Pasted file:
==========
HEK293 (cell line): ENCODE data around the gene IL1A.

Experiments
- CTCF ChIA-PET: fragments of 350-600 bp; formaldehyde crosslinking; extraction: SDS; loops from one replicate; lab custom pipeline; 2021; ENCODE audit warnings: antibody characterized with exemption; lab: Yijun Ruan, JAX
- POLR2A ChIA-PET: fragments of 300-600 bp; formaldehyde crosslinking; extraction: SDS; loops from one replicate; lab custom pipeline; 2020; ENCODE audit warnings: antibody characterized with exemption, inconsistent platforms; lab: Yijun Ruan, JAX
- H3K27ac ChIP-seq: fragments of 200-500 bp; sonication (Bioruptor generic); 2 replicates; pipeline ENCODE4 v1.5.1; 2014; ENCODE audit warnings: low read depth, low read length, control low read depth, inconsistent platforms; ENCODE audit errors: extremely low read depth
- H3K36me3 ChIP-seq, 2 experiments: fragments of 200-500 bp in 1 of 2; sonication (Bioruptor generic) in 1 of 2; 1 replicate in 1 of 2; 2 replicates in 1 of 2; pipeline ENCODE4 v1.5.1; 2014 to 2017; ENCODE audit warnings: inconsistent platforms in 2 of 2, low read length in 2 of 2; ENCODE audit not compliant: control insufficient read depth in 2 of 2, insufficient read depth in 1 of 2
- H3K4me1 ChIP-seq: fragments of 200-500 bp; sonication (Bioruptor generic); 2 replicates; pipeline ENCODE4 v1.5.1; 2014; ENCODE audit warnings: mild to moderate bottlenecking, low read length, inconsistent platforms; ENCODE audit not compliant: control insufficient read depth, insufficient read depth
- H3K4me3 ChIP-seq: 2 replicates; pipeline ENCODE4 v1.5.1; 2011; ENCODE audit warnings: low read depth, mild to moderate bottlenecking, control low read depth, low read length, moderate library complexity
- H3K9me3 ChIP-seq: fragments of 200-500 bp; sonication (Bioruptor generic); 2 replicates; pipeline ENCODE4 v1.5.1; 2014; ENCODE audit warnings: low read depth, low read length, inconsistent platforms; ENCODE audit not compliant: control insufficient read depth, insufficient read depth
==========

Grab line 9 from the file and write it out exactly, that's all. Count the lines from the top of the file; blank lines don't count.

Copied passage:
- H3K9me3 ChIP-seq: fragments of 200-500 bp; sonication (Bioruptor generic); 2 replicates; pipeline ENCODE4 v1.5.1; 2014; ENCODE audit warnings: low read depth, low read length, inconsistent platforms; ENCODE audit not compliant: control insufficient read depth, insufficient read depth